By Stuart Evans, Insolvency law specialist and partner at law firm BLM

Reports out from last Tuesday suggest that high-street food chain Pizza Express is considering the closure of 67 outlets, cutting 1,100 jobs across the UK.

Whilst COVID-19 has obviously had a detrimental effect on Pizza Express’ current position, from an insolvency perspective, the chain’s debt problems pre-dated the pandemic. The current circumstances have therefore merely exacerbated the business’ financial difficulties. It’s a similar story for many high-street food chains, such as Carluccio’s, which recently entered administration.

Pizza Express is said to owe more than £1 billion and has been looking to restructure that debt. Whilst the government has recently launched the “Eat Out to Help Out” scheme as a post-Covid- fillip for the hospitality sector, a filip is the most it can be. It isn’t going to solve the deep financial challenges facing bars, pubs, restaurants and cafes across the UK. Some simply do not have the cash reserves to weather any further disruption, and those that were in trouble prior to the pandemic will have seen their situation deteriorate in a matter of months. Dealing with stiff competition from other food chains and mounting debt repayments is a serious challenge, a global pandemic is quite another.

A Bloomberg report suggests the restructure decision comes following reports of a standoff between Pizza Express’ owners, Hony Capital, and its senior-secured bondholders, which include Cyrus Capital Partners LP, Bain Capital Credit and HIG Bayside Capital. The bondholders were said to be seeking to buy the UK and Irish business in return for new funding. Hony initially attempted to protect its holding in the chain in 2019, seeking to buy back junior debt. However, approximately £20 million of debt interest was due at the end of July, and when this ultimately wasn’t paid, this accelerated the need to take drastic action.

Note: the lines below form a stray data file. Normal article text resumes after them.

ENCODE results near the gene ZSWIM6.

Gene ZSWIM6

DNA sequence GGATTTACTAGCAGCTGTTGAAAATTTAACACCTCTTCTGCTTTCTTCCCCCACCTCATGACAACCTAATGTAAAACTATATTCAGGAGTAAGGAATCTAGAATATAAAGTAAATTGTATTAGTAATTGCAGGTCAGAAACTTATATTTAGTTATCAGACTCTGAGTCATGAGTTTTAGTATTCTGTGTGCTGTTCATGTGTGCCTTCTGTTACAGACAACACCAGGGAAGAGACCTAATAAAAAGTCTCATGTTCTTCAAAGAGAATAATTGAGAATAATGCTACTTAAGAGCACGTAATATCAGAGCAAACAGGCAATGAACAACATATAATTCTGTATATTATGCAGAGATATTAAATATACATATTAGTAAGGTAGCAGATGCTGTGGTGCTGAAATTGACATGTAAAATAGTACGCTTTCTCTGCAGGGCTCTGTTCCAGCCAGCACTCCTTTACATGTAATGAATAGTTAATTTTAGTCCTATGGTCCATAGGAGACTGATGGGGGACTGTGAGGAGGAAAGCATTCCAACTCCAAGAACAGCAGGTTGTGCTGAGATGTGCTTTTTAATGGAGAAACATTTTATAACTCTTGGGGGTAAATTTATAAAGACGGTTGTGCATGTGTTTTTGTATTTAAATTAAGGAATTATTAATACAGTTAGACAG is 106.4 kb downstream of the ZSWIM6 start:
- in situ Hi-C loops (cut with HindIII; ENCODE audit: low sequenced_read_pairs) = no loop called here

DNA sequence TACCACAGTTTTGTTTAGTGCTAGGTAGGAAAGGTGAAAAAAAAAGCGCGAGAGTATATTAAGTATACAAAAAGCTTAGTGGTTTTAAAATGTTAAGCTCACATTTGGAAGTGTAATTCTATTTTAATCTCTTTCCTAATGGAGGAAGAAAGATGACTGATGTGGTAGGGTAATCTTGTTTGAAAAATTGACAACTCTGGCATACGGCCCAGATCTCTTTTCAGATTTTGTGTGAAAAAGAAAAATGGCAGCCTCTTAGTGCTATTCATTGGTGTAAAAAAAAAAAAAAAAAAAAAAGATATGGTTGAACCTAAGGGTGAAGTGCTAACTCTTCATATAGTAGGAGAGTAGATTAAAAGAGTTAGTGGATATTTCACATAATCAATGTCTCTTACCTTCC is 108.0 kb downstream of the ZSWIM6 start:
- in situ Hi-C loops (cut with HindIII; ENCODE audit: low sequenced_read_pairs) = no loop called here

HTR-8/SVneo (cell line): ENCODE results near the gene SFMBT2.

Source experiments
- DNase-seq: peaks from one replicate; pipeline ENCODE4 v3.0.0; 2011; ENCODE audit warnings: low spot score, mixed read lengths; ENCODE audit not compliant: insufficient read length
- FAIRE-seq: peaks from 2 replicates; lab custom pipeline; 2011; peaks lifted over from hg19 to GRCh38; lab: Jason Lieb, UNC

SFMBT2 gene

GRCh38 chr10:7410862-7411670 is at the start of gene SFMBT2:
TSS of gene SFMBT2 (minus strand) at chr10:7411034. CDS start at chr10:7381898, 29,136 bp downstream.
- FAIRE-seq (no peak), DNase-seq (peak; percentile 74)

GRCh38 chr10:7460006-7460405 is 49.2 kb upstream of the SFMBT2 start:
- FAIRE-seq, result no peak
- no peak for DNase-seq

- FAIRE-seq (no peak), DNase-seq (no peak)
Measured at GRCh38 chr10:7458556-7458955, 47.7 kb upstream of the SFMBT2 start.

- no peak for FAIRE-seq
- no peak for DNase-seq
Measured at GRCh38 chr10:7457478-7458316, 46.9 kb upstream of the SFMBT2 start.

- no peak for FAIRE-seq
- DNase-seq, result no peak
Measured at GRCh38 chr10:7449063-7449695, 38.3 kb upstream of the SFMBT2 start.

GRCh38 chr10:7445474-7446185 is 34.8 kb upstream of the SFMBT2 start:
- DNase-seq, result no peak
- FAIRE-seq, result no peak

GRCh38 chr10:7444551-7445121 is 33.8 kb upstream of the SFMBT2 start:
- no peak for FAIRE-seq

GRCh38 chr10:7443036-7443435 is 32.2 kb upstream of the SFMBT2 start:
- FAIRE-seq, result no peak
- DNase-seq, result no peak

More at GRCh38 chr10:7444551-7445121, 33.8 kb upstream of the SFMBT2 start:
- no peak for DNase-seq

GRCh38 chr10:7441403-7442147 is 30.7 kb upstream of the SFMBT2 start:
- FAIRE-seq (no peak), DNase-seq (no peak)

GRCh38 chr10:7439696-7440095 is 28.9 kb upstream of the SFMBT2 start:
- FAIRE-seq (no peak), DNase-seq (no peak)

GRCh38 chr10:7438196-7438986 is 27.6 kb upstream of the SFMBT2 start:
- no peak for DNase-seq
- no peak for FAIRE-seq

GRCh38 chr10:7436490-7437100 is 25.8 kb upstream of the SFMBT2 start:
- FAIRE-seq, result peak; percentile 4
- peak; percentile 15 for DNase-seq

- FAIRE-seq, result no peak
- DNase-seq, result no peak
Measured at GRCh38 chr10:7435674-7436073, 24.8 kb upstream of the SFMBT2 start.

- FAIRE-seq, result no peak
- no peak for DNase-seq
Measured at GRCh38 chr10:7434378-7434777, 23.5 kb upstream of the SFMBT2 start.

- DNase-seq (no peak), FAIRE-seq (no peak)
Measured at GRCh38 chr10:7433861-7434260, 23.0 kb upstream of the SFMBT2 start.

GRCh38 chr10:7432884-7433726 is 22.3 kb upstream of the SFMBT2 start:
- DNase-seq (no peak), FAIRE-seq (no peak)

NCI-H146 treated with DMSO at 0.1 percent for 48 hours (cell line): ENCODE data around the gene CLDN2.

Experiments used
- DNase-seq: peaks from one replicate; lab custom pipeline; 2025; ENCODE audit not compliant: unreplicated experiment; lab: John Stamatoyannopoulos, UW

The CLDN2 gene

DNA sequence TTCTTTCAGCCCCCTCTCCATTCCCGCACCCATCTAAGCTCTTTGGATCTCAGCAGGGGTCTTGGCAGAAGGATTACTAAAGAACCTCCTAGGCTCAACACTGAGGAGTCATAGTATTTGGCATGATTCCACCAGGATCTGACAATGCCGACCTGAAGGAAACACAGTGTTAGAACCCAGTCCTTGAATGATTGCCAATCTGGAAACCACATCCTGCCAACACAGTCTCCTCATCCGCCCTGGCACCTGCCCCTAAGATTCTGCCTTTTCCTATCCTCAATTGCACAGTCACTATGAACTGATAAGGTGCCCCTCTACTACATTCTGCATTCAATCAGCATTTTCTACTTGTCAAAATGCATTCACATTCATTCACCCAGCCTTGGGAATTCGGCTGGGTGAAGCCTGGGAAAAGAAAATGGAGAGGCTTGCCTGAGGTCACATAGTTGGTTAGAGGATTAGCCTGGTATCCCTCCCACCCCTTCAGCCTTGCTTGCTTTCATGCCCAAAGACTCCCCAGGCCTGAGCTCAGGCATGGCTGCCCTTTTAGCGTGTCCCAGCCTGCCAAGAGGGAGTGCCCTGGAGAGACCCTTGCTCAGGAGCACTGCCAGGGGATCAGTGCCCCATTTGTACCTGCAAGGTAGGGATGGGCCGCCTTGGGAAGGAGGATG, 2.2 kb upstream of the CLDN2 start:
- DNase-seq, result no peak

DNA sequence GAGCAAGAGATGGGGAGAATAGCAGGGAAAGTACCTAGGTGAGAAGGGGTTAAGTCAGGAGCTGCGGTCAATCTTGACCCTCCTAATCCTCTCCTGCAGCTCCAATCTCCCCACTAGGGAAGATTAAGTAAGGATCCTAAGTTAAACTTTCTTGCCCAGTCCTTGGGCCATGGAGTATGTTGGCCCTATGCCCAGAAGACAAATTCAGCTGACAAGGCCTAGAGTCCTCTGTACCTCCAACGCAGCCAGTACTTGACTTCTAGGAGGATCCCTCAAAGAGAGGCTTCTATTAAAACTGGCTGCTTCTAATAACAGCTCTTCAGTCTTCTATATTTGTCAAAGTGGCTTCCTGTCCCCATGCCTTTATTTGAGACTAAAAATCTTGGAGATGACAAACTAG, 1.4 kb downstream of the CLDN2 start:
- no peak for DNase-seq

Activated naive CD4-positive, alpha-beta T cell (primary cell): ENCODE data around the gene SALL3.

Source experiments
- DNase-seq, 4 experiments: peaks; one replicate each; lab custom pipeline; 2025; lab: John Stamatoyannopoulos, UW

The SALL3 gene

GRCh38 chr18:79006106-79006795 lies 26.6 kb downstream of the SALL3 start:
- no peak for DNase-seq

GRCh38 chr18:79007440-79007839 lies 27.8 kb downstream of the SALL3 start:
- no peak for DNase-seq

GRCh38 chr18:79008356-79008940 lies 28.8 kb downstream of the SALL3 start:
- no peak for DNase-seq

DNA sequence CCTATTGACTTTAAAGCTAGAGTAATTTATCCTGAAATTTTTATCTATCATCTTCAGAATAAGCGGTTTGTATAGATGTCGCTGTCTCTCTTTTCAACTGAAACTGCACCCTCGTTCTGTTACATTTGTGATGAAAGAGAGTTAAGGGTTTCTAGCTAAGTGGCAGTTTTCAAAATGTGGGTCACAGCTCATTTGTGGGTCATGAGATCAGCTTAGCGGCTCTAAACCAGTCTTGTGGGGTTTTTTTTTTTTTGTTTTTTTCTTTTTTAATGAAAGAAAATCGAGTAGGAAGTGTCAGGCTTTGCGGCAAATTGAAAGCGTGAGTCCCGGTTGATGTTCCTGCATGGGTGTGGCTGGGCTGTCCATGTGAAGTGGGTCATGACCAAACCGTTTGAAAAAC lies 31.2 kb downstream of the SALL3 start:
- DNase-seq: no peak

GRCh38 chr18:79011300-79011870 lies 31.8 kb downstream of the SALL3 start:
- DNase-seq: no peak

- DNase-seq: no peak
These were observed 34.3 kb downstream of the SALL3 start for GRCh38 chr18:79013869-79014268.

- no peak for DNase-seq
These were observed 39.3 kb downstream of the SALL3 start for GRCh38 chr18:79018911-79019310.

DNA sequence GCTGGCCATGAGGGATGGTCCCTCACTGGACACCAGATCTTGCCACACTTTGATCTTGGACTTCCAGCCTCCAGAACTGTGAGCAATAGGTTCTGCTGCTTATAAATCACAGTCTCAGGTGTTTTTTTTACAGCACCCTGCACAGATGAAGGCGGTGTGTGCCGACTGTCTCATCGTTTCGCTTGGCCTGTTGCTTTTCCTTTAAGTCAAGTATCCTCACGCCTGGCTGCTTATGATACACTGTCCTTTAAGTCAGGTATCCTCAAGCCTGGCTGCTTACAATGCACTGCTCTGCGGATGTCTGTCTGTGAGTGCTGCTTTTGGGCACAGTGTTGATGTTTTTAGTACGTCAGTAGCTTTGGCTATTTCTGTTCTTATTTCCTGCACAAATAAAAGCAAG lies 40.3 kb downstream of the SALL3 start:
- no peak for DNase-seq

According to reports, Pizza Express may be looking to reach an agreement with creditors through a Company Voluntary Arrangement (CVA), a procedure to help the company to reduce its debt. UK sites and jobs will, as reported, be at risk.

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The chain may also, if eligible, look to combine the option of a CVA with a statutory moratorium, a mechanism that would protect Pizza Express from creditor action for a short period of time whilst it finalises its plans for a CVA. It’s breathing space, courtesy of legislation.

The CVA, if approved, will contain a compromise of creditor claims and possibly terms for new trading arrangements with certain creditors, with dividends to be paid to creditors as the business trades on following its approval. To get it through, Pizza Express, as the debtor, would need, amongst other requirements, the vote of 75% in value of all creditors. The choice facing such creditors will be: do you want to agree to take no action against the business and possibly to new terms of business, in return for a dividend which is dependent on the business meeting the objectives of the CVA, or get a lower or nil dividend if the business goes into a more terminal process such as liquidation? For creditors, such as landlords owed rent and looking to claw back deficits in the “new normal”, it’s a stark choice, not least because not all CVAs succeed.

What’s more, we now know that Pizza Express has itself put up its UK business for sale, to run alongside a CVA. It will be interesting to see the level of interest it gets and whether any offers match the owners’ expectations. Reports suggest that the bondholders are still interested in buying the business here, so a third party may have to outbid them.

There are alternative options available to the high street chain, including administration, which may also involve a CVA proposal, but could also involve the sale of the Pizza Express business or parts of it to a third party. For example, returning to Carluccio’s, some its restaurants are now under new ownership as part of deal reached with its administrators.

The owners of Pizza Express are clearly facing some very tough decisions, which they previously hoped were avoidable or at least manageable, but which have now been amplified by the pandemic. Whilst we wait to see what their advisers recommend as the best course to take in the midst of this developing situation, let’s hope we will still be tucking into dough balls and Calabrese for many years to come. Other Italian-themed restaurant chains are, of course, available.